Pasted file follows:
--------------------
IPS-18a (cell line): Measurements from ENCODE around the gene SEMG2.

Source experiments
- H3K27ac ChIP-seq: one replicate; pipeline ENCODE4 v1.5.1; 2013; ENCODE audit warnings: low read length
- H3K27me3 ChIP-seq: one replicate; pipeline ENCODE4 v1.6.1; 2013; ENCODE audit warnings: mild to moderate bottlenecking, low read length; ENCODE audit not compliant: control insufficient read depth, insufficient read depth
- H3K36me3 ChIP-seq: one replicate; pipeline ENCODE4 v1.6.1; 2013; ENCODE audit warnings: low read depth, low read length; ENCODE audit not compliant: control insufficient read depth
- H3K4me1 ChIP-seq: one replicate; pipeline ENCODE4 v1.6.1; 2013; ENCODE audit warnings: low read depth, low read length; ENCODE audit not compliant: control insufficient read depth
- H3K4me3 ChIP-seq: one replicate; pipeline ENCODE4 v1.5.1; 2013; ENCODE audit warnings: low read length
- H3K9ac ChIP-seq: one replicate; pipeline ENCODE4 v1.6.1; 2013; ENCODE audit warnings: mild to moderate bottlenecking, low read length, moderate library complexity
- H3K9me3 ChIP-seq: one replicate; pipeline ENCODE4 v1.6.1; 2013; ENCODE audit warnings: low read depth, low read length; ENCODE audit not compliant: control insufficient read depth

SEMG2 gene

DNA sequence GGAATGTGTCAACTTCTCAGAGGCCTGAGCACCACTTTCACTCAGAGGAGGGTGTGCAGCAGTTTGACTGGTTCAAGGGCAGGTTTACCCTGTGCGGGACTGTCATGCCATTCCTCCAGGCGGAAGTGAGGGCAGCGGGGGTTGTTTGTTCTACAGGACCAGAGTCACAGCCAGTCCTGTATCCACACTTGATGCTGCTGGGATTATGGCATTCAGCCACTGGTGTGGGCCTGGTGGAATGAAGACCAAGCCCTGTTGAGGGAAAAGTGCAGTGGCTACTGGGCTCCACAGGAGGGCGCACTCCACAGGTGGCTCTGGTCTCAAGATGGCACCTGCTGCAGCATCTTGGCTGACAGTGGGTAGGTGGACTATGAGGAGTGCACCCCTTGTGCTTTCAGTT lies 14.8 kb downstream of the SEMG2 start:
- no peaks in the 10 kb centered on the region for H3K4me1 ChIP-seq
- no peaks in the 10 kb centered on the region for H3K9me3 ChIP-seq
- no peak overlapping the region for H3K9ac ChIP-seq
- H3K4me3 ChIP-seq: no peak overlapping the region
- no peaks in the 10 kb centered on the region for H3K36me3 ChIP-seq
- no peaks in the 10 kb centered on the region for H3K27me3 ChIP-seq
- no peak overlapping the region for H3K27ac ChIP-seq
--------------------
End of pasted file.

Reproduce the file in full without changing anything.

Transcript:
IPS-18a (cell line): Measurements from ENCODE around the gene SEMG2.

Source experiments
- H3K27ac ChIP-seq: one replicate; pipeline ENCODE4 v1.5.1; 2013; ENCODE audit warnings: low read length
- H3K27me3 ChIP-seq: one replicate; pipeline ENCODE4 v1.6.1; 2013; ENCODE audit warnings: mild to moderate bottlenecking, low read length; ENCODE audit not compliant: control insufficient read depth, insufficient read depth
- H3K36me3 ChIP-seq: one replicate; pipeline ENCODE4 v1.6.1; 2013; ENCODE audit warnings: low read depth, low read length; ENCODE audit not compliant: control insufficient read depth
- H3K4me1 ChIP-seq: one replicate; pipeline ENCODE4 v1.6.1; 2013; ENCODE audit warnings: low read depth, low read length; ENCODE audit not compliant: control insufficient read depth
- H3K4me3 ChIP-seq: one replicate; pipeline ENCODE4 v1.5.1; 2013; ENCODE audit warnings: low read length
- H3K9ac ChIP-seq: one replicate; pipeline ENCODE4 v1.6.1; 2013; ENCODE audit warnings: mild to moderate bottlenecking, low read length, moderate library complexity
- H3K9me3 ChIP-seq: one replicate; pipeline ENCODE4 v1.6.1; 2013; ENCODE audit warnings: low read depth, low read length; ENCODE audit not compliant: control insufficient read depth

SEMG2 gene

DNA sequence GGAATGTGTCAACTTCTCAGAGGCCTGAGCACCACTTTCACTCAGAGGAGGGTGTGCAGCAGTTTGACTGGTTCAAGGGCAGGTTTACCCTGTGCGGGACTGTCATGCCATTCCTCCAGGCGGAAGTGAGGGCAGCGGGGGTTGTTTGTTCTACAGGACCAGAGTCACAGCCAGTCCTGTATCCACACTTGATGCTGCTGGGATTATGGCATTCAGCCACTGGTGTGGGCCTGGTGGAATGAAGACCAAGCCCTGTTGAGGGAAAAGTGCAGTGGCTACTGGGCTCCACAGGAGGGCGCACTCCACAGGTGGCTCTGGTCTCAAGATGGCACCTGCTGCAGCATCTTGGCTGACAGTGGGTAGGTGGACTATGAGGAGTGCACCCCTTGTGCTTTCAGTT lies 14.8 kb downstream of the SEMG2 start:
- no peaks in the 10 kb centered on the region for H3K4me1 ChIP-seq
- no peaks in the 10 kb centered on the region for H3K9me3 ChIP-seq
- no peak overlapping the region for H3K9ac ChIP-seq
- H3K4me3 ChIP-seq: no peak overlapping the region
- no peaks in the 10 kb centered on the region for H3K36me3 ChIP-seq
- no peaks in the 10 kb centered on the region for H3K27me3 ChIP-seq
- no peak overlapping the region for H3K27ac ChIP-seq